The nameless Host/Hostess was kind of like the comic relief but you kind of felt sorry for him because he was just a thing of the weed. And in that world, being a part of the internet, it was a bad thing. You couldn't know if you were actually real or not. You felt sorry for him a lot because he knew he wasn't human but he wanted Carol to be his friend. But then she didn't really want to, when she just wanted to talk to Tod instead of talking to the nameless Host/Hostess. And I thought it was super funny how mad he got when someone wouldn't lengthy post. Then he would be like, "You have to lengthy post! CAROL!" I think he wanted her to lengthy post because then that means they could talk about the lengthy post and they could back-and-forth. I think that a computer program, kind of like a virtual pet or a virtual friend like Siri, can still want things and refuse to do things. And he could have been a person typing what he was saying. Computer programs are made by people programming computers!

The character of Carol was sad because she was such a messed up person but then kind of comical still because of some of the very strange things she said to the nameless Host/Hostess. Sometimes she would be like, "I practiced the clarinet!" and she would just flip out about how much she had practiced and how there should be more people on YouSpake, the website that they are on. But then the heartbreaking part is when she wants to be able to meet Tod and she finds out she can't. I can't say why because that would give away the story. And she also watches this TV show that is funny/sad. It is called Song About Himself and there is this guy who says that they will listen to the great poet but then the thing is that they never end up getting to it because either the disc is smudged or they can't find it. Or the most funny one was when she was talking to the nameless Host/Hostess about it and she was listening to Song About Himself and she was like, "They are actually going to get to listen to the great poet!" but then the nameless Host/Hostess said, "I know this show. I have actually seen this one. They drop it behind the couch." And then she was like, "Oh. Damn it. They did drop it behind the couch!" They never actually get to the thing you have been waiting for, but Carol always has hope that everything will be okay in the end. The TV show is kind of like the show because Carol wants to listen to the great poet and you feel like she never will, but you still have hope. So you are like Carol. And Carol is like the guy on the TV. And it is like a line of being like people. The nameless Host/Hostess really wants to hear words and poetry, that's why he wants lengthy posts, so that he can read them and be happy. But you think he's never going to get them.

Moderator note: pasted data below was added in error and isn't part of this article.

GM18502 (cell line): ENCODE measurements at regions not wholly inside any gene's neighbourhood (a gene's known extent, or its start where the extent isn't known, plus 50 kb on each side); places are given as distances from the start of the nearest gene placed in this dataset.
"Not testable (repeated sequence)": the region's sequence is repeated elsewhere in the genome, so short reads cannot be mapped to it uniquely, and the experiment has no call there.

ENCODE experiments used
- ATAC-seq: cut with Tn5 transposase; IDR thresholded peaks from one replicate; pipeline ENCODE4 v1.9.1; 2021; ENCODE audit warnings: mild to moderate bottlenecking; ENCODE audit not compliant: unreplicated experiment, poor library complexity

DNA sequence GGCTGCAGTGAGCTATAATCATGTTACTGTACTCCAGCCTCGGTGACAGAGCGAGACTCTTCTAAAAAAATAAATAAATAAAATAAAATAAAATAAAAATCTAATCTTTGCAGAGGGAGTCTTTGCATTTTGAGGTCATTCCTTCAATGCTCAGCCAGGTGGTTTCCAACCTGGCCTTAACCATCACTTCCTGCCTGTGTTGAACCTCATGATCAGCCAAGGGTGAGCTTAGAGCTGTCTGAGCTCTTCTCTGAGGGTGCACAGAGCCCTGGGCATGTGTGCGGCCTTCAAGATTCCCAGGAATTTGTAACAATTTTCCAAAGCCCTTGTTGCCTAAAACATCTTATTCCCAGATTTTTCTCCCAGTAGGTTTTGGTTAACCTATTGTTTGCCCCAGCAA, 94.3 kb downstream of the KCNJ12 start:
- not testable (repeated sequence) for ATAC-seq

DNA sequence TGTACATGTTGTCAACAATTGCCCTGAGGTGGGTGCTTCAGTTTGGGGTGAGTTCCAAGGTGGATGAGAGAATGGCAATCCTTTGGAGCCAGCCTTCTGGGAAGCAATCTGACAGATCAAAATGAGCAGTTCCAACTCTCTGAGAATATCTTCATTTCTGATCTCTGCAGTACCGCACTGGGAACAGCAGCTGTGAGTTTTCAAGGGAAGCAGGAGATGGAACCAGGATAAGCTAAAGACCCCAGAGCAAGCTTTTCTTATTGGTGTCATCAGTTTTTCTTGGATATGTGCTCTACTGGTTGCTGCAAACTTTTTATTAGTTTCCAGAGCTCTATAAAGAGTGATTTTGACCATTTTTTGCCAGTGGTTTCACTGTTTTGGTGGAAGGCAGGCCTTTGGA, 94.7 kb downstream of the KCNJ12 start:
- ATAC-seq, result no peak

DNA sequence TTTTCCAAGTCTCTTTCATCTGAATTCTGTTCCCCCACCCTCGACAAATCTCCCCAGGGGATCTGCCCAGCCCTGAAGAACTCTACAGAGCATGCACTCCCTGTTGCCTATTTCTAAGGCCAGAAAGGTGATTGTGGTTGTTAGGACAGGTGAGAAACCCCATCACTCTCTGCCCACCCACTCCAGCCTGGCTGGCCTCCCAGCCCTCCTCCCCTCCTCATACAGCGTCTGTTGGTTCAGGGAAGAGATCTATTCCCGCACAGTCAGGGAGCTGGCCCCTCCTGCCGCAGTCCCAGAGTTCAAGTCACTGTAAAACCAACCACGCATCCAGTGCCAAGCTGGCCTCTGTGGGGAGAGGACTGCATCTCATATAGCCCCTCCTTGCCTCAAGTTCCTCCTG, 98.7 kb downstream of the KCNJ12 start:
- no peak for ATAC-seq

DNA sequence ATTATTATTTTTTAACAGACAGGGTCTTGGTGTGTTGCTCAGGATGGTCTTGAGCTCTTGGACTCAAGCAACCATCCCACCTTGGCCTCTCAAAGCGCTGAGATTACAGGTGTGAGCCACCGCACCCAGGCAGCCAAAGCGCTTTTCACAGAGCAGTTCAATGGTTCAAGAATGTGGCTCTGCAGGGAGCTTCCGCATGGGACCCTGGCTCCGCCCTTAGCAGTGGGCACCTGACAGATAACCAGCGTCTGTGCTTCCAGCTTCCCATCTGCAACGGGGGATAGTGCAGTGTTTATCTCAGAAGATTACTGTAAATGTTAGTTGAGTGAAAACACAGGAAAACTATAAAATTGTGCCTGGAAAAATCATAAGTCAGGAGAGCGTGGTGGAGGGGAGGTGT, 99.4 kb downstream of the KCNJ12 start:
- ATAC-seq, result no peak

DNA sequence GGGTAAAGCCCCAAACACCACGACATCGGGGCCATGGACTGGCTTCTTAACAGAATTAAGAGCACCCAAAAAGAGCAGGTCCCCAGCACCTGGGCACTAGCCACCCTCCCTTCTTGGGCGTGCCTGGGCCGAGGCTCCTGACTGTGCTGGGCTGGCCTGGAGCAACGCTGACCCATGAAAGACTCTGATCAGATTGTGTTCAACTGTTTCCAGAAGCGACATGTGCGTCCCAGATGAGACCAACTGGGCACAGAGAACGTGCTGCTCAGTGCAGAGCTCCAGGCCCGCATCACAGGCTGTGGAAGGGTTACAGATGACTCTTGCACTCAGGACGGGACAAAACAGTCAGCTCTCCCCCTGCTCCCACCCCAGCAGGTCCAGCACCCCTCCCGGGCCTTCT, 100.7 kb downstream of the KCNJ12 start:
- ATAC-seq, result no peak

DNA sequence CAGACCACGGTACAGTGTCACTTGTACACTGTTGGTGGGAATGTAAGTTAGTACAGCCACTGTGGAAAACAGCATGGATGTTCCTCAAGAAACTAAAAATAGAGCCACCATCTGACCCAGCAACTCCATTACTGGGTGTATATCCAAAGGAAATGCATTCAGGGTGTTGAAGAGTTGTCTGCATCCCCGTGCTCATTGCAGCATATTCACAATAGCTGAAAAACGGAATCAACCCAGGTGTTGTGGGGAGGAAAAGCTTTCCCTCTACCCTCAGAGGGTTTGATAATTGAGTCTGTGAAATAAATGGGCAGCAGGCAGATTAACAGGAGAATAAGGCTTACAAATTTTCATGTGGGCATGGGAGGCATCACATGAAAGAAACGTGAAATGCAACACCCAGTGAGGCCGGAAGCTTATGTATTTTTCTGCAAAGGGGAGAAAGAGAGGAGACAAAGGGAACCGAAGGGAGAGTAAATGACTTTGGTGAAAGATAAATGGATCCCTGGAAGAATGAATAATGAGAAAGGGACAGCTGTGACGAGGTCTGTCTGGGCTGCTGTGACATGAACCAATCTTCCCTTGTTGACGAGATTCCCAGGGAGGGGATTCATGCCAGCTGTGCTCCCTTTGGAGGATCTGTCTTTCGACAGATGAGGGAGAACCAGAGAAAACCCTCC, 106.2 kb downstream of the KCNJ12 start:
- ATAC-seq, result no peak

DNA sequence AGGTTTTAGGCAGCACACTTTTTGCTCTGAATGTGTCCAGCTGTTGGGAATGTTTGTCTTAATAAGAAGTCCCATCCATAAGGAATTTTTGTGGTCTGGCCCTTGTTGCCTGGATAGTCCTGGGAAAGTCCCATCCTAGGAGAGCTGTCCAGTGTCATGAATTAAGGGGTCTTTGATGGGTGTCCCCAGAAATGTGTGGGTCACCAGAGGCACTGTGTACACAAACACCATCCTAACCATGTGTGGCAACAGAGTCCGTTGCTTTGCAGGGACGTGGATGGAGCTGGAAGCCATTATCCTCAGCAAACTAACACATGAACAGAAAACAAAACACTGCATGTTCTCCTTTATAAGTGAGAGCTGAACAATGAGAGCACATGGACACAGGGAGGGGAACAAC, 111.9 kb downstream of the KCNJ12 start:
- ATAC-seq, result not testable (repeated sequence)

People who would like this show are people who like poetry, lengthy posts, and clarinets. I think people should definitely go see this show. It is eye-opening and it will blow your mind. And I actually think that while I was writing the review I understood it even better than when I was watching it. So, I think it would be good if when you got home you could write down some ideas that you had about the show and you can think about those ideas for a little while.

Photos: Evan Hanover